EPAC’s ‘Annie’ casts a warm glow

Reviewed by George Basler

Annie is a sugar-coated fairy tale of a musical that radiates optimism and good cheer that only the most hard-hearted Grinch could resist.

Such is also the case with a buoyant production that opened this Friday (Nov. 9) at the Endicott Performing Arts Center for a two-weekend run. (I attended the sold-out Sunday, Nov. 11, matinee.)

Filled with catchy songs, well-choreographed dance numbers and strong performances by all concerned, the production is one you surrender to, almost despite yourself.

The musical originally opened on Broadway in 1977 in the wake of the Watergate scandal, the energy crisis and an economic recession. Possibly because theatergoers were looking for a little optimism, it was a major hit, winning seven Tony Awards and settling in for a long run.

Time, however, has not been overly kind to the show. Annie’s open-hearted optimism can seem out of step with today’s more cynical and jaded atmosphere. And the show’s best-remembered song, “Tomorrow,” has been played ad nauseam. (An atrocious film reboot of a couple of years ago didn’t help matters,)

Taken on its own terms, though, Annie is a skillful Broadway concoction that honorably earns its feel-good sentiment. The book by Thomas Meehan is a lively one, and the songs by Charles Strouse and Martin Charnin are punchy and vibrant.

One of the best things about the EPAC production, skillfully directed by Matt Gaska, is the respect that it shows the material. There is no winking at the audience. Instead, the production affectionately conjures up the 1930s time period in which Annie takes place.

Everything moves at a brisk pace throughout the two-and-half hours. Gaska’s direction of the large cast (I counted 48 performers in the program) is a masterful piece of work. The choreography by Kate Fabrizio is equally good, especially with the troupe of talented youngsters in the cast.

Most importantly, the production is never overly cute or sickening sweet. After all, like any good fairy tale, Annie has dark elements. Instead of a wicked witch, Annie’s nemesis is Miss Hannigan, the evil proprietress of an orphanage that Annie longs to escape from. Instead of the dark woods, Annie must navigate the Great Depression in which poverty and despair are just outside the door.

Lea Ackley, a sixth grader at Spencer Van-Etten Middle School, plays the title character with great skill. She has a thoroughly engaging stage presence and a good singing voice for someone her age. Her performance makes Annie a pint-size survivor, not a waif. That’s especially true in her rendition of “Tomorrow” as she makes the song an anthem of resiliency, not naïve optimism.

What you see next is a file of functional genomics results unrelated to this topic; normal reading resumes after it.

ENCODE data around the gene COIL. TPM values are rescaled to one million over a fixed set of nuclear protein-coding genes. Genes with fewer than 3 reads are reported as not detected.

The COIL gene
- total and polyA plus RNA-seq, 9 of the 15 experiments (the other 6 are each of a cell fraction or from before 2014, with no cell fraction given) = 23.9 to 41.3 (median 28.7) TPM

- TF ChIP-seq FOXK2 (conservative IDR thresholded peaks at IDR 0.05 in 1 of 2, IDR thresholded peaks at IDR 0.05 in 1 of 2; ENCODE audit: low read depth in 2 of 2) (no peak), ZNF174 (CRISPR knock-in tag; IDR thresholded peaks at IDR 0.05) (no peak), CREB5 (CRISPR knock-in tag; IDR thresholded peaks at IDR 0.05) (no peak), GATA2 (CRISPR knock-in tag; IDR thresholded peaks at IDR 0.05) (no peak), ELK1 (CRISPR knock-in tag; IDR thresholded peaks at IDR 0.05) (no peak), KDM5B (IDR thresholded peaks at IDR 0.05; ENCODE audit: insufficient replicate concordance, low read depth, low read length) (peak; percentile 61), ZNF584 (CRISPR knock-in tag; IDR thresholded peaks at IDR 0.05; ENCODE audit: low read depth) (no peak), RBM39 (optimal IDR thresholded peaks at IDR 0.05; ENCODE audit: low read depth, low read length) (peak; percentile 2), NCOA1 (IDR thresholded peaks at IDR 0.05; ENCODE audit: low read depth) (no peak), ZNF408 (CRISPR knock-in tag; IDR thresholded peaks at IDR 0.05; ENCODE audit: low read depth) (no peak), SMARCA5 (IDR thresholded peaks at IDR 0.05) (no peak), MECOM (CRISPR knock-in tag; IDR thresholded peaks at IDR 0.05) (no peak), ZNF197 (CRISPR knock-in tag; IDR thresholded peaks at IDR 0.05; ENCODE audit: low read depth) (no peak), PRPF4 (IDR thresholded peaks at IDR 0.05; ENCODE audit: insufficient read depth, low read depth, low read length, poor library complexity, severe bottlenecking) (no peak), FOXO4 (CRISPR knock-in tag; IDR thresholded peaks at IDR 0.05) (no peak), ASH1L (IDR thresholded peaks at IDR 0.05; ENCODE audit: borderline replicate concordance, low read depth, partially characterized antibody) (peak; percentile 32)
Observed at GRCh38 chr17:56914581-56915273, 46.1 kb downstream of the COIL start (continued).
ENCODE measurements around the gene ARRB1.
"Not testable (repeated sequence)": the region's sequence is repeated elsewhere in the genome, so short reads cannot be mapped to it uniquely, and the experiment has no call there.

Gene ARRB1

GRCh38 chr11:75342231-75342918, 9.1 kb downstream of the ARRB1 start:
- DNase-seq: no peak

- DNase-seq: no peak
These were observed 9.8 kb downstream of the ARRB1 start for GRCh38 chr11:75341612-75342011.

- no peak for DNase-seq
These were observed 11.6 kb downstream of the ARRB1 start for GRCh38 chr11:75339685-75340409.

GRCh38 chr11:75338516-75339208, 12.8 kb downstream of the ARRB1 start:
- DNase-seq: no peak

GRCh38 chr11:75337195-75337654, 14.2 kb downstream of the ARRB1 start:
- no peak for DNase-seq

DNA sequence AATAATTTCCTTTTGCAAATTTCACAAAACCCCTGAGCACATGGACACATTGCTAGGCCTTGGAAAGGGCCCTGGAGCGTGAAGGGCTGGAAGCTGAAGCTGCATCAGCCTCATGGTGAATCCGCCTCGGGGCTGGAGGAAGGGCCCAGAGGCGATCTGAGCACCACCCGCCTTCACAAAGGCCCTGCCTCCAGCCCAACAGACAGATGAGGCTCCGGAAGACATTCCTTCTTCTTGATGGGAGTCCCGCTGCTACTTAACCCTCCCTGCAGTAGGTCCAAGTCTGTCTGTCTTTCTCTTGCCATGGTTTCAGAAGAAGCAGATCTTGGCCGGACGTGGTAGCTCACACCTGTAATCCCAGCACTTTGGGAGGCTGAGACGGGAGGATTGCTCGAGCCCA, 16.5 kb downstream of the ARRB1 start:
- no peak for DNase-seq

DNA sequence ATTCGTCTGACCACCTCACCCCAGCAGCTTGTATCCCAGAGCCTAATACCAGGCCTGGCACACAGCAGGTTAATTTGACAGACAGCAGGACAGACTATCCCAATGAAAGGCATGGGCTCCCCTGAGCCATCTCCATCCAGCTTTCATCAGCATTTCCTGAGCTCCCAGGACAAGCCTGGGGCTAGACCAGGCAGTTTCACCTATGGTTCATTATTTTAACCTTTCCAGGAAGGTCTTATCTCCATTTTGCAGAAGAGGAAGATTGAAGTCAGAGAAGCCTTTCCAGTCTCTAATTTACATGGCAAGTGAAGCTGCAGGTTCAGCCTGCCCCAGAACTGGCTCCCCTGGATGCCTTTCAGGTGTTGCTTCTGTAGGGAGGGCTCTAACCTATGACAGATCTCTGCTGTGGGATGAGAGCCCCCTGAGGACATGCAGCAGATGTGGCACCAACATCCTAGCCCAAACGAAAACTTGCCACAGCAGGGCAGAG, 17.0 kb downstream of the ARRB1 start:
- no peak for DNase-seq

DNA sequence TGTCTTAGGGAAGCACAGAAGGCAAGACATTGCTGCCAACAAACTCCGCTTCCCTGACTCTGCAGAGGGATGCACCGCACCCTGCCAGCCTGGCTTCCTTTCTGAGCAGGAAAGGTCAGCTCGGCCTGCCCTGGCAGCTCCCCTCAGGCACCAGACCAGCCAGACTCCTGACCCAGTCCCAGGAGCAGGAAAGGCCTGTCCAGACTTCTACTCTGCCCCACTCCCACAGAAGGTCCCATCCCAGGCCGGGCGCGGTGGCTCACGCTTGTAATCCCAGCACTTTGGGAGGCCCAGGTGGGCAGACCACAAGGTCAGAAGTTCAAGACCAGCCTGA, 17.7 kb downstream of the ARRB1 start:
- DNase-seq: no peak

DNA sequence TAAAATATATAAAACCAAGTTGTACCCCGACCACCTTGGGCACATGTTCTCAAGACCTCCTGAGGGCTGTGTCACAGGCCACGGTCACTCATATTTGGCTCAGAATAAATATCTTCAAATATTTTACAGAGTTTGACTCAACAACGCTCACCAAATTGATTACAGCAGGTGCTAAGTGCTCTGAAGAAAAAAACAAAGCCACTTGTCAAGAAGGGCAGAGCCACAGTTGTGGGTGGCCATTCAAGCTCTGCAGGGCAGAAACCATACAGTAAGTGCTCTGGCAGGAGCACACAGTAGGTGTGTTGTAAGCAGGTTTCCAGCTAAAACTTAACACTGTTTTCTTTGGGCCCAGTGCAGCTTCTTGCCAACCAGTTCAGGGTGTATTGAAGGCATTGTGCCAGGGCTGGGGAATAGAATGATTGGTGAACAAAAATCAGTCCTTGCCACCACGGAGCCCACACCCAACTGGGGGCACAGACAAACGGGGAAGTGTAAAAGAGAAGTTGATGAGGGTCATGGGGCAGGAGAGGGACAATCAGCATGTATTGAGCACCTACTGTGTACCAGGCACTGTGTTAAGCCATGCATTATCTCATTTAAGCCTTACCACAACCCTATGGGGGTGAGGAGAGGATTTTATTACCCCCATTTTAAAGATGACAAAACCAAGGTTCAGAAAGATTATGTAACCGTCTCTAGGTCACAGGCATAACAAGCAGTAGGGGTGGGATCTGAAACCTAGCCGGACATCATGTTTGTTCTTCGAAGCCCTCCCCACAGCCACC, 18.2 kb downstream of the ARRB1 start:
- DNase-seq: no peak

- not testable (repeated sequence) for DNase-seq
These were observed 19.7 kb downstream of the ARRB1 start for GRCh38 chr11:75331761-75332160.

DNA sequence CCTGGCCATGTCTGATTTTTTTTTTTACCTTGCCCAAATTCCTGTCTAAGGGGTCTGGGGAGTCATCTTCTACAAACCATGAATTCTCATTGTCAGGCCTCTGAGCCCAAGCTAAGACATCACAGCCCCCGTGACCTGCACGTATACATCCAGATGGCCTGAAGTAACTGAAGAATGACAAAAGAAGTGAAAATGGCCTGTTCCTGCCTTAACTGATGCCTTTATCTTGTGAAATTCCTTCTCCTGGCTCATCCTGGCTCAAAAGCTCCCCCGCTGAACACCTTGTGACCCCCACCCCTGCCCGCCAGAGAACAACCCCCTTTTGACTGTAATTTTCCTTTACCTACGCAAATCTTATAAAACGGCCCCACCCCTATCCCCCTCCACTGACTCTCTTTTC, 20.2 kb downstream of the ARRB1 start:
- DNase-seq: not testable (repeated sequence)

Jessica Pullis is extremely funny as the dipsomaniac villain, Miss Hannigan. Her performance is a broad one that flirts with going too far over the top at times. Overall, though, Pullis makes the character one you love to hate. And, boy, can she belt out a tune.

Yancey Moore Jr. is solid and believable as Daddy Warbucks whose flinty heart is melted by Annie. In supporting roles, Jamie Cook and Jana Kucera sparkle as Rooster, Hannigan’s equally villainous brother, and his blowsy lady love, Lily.

Special mention goes to Michelle K. Thompson who plays Grace, Warbucks’ loyal secretary who is carrying a torch for the blustering billionaire. The role can be a thankless one, but Thompson’s fine singing voice and acting skills keep the character from fading into the scenery.

In fact, the entire supporting cast deserves credit for a lively production that never misses a beat.

Last, but certainly not least, is the troupe of youngsters who play Annie’s fellow orphans. Their scene-stealing ability is through the roof, and they command the spotlight during every number they perform. (Musical direction was by Paula Bacorn.)

Overall, Annie is a bracing tonic as the days grow shorter and the temperatures colder. The show makes you believe “the sun will come out tomorrow,” even in cloudy Broome County.

IF YOU GO: Final performances of Annie will be at 8 p.m. Friday and Saturday and 3 p.m. Sunday (Nov. 16-18) at the Endicott Performing Arts Center, 102 Washington Ave., Endicott. Tickets are $20 ($18 for 65 and over and 12 and under). Purchase online at endicottarts.com or call 607-785-8903.

 

 

By | 2018-11-13T15:11:15+00:00 November 13th, 2018|Broome Arts Mirror, Review, UCF in action|